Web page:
7. I have problems regulating my body temperature. 99% of the time, I feel cold and have a really hard time warming up, even while wearing wool socks and a sweater, and sitting under layers of blankets. My hands and feet are usually like blocks of ice, and they often go numb and lose all circulation (I have Reynaud´s Syndrome). However, even if I have white digits and am trembling with cold, my body - in particular my core - radiates heat. It´s especially pronounced at night, when seemingly a switch flips and I go into nuclear reactor mode. I give off insane amounts of heat while sleeping and when relaxed, and yet all the while feel cold. Go figure...
Sunday, August 15, 2010
This morning in Rio's leading newspaper, O Globo, there was an article about how Levi's is launching a new line of jeans called Curve ID that (gasp!) take into account the fact that women have multiple body types and waist-to-hip ratios. Here is a press release in Portuguese that talks about how these new jeans are designed to "highlight feminine curves". There are three levels: Slight Curve, Demi Curve and Bold Curve. There is also a fourth level that will be launched separately, Extreme Curve, that's geared toward those with a super ample booty. I notice, however, that they all seem to be skinny jeans...sigh.
Saturday, August 14, 2010
- lightweight baseball cap (I miss having a hat when I go running);
- pair of lounge pants (I brought leggings, which are fine and comfortable, but somewhat limiting in that they have to go *under* other layers, not over);
- another set of workout clothes (I brought 2 sets, but I've actually been really good on this trip and exercised at least 7 times. It's been okay just washing the workout clothes I have, but an additional set would have been great);
- thin pair of socks/knee-highs that can be worn with ballet flats (it's been COLD);
- a hoodie, or some other long-sleeved top that can be worn while working out (I've used my regular long-sleeved top, which has been okay, but I miss my hoodie);
- a travel umbrella (we've borrowed one from family for this trip, but it would be necessary in any other context);
- fabric beach bag;
- capulana/kanga/pareo or whatever you like to call a beach wrap. Ideally one that could double as a scarf.
- dressy tank top (I brought 2, which was one too many);
- quite so much makeup...I would have been fine with just the colors I wore for the wedding;
- set of gold costume jewelry (haven't worn it...was intended to make my outfits "dressier", but we ended up not going out at night at all this trip);
Friday, August 13, 2010
Thursday, August 12, 2010
Wednesday, August 11, 2010
Monday, August 09, 2010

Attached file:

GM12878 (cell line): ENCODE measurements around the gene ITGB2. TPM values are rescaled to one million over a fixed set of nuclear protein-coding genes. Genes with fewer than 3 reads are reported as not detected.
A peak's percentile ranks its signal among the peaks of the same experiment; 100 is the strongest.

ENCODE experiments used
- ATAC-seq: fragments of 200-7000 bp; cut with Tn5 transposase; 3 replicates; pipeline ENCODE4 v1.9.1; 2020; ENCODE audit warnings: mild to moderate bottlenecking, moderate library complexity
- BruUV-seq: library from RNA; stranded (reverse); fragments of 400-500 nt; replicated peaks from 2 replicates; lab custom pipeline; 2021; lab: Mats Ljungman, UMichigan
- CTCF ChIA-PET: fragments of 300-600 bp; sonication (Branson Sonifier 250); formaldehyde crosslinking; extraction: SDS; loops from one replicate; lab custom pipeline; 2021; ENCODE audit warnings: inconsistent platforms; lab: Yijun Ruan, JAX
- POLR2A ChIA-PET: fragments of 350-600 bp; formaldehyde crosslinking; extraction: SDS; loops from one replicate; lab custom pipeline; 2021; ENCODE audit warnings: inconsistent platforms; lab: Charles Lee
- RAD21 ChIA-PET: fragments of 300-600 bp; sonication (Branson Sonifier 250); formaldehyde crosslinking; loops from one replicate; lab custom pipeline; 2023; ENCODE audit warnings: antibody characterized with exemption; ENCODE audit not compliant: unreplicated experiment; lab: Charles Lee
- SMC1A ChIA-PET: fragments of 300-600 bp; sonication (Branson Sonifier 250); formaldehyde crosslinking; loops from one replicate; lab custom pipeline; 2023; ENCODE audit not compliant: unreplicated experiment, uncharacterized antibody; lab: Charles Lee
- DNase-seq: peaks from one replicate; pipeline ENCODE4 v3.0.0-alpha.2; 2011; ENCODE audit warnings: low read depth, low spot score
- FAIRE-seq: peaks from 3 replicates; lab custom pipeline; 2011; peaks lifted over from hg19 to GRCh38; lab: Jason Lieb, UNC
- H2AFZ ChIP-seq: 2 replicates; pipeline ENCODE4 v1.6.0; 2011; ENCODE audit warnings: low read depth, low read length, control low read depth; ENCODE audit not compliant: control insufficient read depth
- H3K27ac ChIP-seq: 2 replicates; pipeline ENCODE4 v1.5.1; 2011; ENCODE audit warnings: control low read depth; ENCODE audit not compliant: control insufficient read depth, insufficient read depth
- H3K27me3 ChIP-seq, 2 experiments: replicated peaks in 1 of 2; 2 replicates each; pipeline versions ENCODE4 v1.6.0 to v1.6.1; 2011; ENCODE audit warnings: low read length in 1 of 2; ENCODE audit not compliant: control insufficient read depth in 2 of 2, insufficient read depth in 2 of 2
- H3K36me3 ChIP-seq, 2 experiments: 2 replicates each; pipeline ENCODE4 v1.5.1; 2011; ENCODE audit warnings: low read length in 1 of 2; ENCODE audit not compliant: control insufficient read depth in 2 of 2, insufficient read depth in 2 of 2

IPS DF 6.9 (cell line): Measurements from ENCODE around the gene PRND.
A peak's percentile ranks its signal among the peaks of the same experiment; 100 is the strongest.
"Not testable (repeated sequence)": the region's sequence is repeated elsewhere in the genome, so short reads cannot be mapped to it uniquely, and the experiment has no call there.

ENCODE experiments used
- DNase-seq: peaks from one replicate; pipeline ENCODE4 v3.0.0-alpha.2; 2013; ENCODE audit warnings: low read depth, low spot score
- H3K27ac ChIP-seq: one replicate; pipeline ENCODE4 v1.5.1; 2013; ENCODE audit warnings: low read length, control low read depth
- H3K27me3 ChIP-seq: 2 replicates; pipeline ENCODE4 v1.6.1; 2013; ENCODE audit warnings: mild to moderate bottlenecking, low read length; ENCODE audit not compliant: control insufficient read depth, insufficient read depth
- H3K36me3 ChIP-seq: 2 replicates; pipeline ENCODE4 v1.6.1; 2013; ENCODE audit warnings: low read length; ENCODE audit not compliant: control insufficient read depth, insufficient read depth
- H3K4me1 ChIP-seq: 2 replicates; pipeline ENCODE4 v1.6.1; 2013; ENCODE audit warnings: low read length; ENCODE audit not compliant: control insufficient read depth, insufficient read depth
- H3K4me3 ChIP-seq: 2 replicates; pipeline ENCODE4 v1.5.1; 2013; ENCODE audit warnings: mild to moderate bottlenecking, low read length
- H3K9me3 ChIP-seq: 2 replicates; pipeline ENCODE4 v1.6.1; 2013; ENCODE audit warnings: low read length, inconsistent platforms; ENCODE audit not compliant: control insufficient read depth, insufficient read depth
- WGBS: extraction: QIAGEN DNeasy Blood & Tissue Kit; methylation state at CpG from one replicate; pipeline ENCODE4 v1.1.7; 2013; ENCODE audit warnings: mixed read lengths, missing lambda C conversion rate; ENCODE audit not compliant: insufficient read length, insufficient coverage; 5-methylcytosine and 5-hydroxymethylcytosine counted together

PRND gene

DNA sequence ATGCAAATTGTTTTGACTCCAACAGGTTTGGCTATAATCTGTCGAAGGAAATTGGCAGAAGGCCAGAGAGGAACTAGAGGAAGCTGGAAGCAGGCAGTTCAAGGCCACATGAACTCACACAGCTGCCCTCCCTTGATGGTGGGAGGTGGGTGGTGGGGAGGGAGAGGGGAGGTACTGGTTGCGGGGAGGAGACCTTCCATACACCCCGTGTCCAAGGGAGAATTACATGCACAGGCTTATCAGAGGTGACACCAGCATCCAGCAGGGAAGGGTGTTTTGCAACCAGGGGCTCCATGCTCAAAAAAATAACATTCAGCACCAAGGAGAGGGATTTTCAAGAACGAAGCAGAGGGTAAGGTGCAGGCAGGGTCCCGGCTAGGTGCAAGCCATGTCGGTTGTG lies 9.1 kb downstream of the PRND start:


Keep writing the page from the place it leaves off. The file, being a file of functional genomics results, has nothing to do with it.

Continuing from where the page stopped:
Saturday, August 07, 2010
Tuesday, August 03, 2010
I especially enjoy working with colors that are a challenge - that is, they are difficult to combine with other tones, are generally considered as "ugly" (browns, oranges and yellow-greens frequently end up in this category), are hopelessly connected to a specific look (e.g. light pink being sweet and girly) and so forth. One of the reasons I'm so drawn to the Mozambique Island trade beads is that they come in a rainbow of colors, all thrown together somewhat wily-nily on fishing line by the boys who find the beads on the beach. I try to work with every single bead on those strands, every shape, every color. It pushes my creativity, makes me look at the beads with new eyes.
Here are a few new pieces from the Alexandra Amaro Mozambique Island collection that incorporate some of my very favorite colors: ruby and chartreuse.
These Cascata Earrings feature a mix of 300-year-old Mozambique Island trade beads and Indian Rubies, with a faceted pear-shaped ruby dangling from the bottom of the cluster. The tiny trade beads are in shade of pink from dusty rose to pomegranate. Pink trade beads are incredibly hard to find, and it literally took me hours to find them among the sea of reds in my collection. I love how delicate this design is, how these old beads worn by centuries under the Indian Ocean can be elegant and feminine.I loved working with the pink trade beads so much that I decided to make a matching bracelet. This Venezia Bracelet features a mix of antique Mozambique Island beads, Indian Rubies and lovely red-violet Hydrabadi Garnets. I incorporated a mix of handmade Thai Hill Tribes silver beads to add texture and add to the asymmetrical interest. I could look at the shades of pink and purple in this bracelet for hours; no two beads are alike.